Our View: PUC shouldn’t blot out new solar power

Did you know a 3-gigawatt electricity facility has been built in California? That’s five times more than Shasta Dam’s turbines produce, 20 times more than Don Pedro’s, three times more power than Turlock’s Walnut Energy Center and 35 times more than at New Exchequer Dam.

Where is this incredible facility? Does it use uranium, natural gas or hydro to produce billions of watts? How much did it cost taxpayers?

Call it “homemade electricity,” being generated from solar panels atop tens of thousands of California homes.

Thousands of Californians who want to either save the planet or save some money, have built mini-power plants on top of their homes. They usually use their own power, meaning when it gets hot there will be more for the rest of us. Last summer, solar generation hit 6.4 gigawatts; of that, an estimated 3.2 gigawatts came from rooftops. Despite the warmest summer on record, there were no rolling brownouts.

Taxpayers provided some early incentives, but they’re nearly phased out now. So why then do big power companies so dislike rooftop solar?

Today, the California Public Utilities Commission will conduct hearings on the relationship between rooftop generators and the utilities. Major investor-owned power companies – Pacific Gas and Electric, Southern California Edison, San Diego Gas & Electric and others – want to dramatically change the rules in their favor.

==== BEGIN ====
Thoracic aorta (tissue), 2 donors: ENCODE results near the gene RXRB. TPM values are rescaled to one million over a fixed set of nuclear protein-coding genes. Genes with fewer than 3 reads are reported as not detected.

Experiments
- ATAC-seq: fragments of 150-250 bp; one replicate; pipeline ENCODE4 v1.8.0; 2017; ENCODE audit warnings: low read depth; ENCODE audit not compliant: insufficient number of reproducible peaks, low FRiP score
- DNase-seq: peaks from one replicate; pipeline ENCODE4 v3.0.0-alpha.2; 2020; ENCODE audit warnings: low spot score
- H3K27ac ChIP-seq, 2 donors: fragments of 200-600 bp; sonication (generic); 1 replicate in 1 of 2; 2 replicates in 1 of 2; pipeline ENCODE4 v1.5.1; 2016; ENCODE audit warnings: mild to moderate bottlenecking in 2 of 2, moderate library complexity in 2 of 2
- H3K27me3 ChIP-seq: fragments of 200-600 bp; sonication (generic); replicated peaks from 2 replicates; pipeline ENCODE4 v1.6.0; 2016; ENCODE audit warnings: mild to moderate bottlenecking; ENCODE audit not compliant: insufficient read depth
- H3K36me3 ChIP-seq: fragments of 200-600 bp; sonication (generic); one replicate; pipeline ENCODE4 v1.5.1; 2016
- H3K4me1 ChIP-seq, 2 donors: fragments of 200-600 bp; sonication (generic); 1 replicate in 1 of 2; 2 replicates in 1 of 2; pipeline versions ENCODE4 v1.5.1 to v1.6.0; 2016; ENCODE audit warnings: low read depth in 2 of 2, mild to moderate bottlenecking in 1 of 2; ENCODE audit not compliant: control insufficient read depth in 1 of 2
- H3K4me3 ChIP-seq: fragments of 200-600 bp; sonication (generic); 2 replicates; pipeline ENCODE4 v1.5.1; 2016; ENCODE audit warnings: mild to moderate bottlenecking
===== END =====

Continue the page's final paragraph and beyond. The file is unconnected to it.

First, they will ask for additional charges – monthly use fees, standby fees, application fees, a higher fee to connect to the grid, etc. More importantly, they will ask for changes in the “net energy metering” structure, which would dramatically reduce what they pay for excess rooftop power while leaving intact what they charge for power sold the other direction.

If implemented, these changes would increase the average electricity bill for those with rooftop arrays from $65 per month to $135.

“If you change the economics of going solar, you’ll kill the entire industry,” said Bernadette del Chiaro of the California Solar Energy Industries Association.

Arizona implemented similar changes last year, she noted, and new installations of solar panels fell off the roof, dropping 95 percent from nearly 1,000 a month to single digits. After Turlock Irrigation District implemented similar changes this year, a local company that had installed roughly 50 farm and rooftop projects since 2008 (generating 10 megawatts) now has no new business.

Gov. Jerry Brown, the greenest of governors, had solar incentives written into his clean-energy bill, SB 350, last summer. But none went to rooftop solar; it all went to companies installing huge projects. Worse, there was nothing to protect the interests of homeowners with rooftop arrays from changes sought by the big power companies and their unions.

The rooftop solar industry wants today’s rules left in place for another five years, providing incentives for more homeowners and large-scale residential builders to install rooftop solar systems.

If, instead, the PUC caves in to the demands of PG&E and the others – as it so often does – it will turn out the lights on California’s rooftop solar industry. More than 130,000 people have signed petitions asking the PUC not to do that; we’re asking the same.

We know the state’s subsidies for rooftop solar have mainly benefited middle-class and wealthy Californians (at up to $25,000 for an array, the poor can’t afford panels). But if it becomes more expensive, no one will want to install it.

California has led the nation in harnessing the sun via thousands of tiny, individual power plants. The PUC should encourage rooftop solar, not try to kill it.